St. Michael's Church, Hamburg

Ludwig-Erhard-Straße 20, 20459 Hamburg, Germany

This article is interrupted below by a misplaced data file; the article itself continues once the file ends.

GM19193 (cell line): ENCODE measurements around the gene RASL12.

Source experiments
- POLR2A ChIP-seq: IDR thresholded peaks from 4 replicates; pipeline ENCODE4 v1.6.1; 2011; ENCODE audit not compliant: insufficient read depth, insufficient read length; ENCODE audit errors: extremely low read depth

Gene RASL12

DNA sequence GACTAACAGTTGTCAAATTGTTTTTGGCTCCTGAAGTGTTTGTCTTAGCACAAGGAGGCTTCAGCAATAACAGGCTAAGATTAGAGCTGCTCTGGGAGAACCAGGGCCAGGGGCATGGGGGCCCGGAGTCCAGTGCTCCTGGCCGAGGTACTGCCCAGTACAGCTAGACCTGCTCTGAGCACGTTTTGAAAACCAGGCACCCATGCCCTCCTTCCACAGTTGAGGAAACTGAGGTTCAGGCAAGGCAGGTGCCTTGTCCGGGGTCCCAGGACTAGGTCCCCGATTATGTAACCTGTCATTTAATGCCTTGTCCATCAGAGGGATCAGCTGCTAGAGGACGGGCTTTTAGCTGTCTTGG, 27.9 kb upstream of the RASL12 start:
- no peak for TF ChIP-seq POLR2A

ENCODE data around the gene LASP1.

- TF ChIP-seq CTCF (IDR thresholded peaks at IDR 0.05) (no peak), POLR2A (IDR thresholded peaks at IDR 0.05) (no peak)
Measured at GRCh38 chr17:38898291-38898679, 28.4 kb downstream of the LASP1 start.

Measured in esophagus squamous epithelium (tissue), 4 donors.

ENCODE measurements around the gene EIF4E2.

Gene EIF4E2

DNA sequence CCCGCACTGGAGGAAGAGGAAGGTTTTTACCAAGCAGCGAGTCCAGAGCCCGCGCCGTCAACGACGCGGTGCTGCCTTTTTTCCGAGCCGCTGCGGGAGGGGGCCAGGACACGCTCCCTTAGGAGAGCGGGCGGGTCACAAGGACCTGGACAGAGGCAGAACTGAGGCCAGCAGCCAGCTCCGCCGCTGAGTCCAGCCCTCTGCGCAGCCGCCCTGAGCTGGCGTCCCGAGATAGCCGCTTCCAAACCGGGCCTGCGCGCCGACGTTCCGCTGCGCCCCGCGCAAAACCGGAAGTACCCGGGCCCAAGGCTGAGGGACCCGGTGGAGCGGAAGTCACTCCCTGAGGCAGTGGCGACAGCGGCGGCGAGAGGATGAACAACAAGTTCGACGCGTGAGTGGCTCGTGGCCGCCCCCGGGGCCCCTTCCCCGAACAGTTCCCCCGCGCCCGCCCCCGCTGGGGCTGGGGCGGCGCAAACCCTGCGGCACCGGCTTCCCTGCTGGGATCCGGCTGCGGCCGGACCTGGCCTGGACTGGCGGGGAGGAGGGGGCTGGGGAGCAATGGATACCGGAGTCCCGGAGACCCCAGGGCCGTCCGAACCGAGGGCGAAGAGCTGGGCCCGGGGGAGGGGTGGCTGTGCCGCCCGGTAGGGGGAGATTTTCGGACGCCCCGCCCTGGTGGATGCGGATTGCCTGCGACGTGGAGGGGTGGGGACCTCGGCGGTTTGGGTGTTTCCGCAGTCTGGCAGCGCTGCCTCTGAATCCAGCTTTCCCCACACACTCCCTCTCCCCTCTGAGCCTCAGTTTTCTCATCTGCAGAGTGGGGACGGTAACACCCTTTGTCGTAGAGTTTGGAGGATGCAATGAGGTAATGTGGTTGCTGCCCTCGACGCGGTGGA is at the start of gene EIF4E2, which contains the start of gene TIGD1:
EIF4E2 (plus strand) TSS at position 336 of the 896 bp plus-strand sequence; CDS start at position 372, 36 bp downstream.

St. Michael's Church - is the main Protestant church in Hamburg and one of the most significant architectural structures in Germany, which is the main symbol of the city. Temple in the late Baroque style, dedicated to the Archangel Michael, also known as the "Great Michael". The church is one of the main landmarks of the city. Once its tower served as a beacon for arriving ships in the Port of Hamburg. The first church in the Gothic style was built on this place in 1669. However, in 1750 as a result of a lightning strike is completely burned. The second church, built in 1762, was destroyed by another fire in 1906. In 1912 it was restored to the old drawings. During the Second World War, the church was destroyed again, moreover destroyed the largest organ in the world which once played the son of Johann Sebastian Bach. The present church of St. Michael is a vivid example of structures built at the junction of two eras - Baroque and Classicism. Above the main portal of the temple has a large bronze statue of the Archangel Michael defeating the devil. Steeple of the church of St. Michael, having a height 132 meters, is the second highest in Hamburg. At an altitude of 106 meters is an observation platform, which can be reached by lift or on foot, breaking the 453 level. The clock on the bell tower - the largest in Germany. Their diameter is eight meters. Length big arrow - almost five meters, a little - more than three and a half meters. Weight of each hand - about a hundred and thirty pounds. In 2008, the image of St. Michael Church in Hamburg was placed on the reverse of the commemorative 2 euro coin from the series "States of Germany" as a symbol of the federal state of Hamburg.

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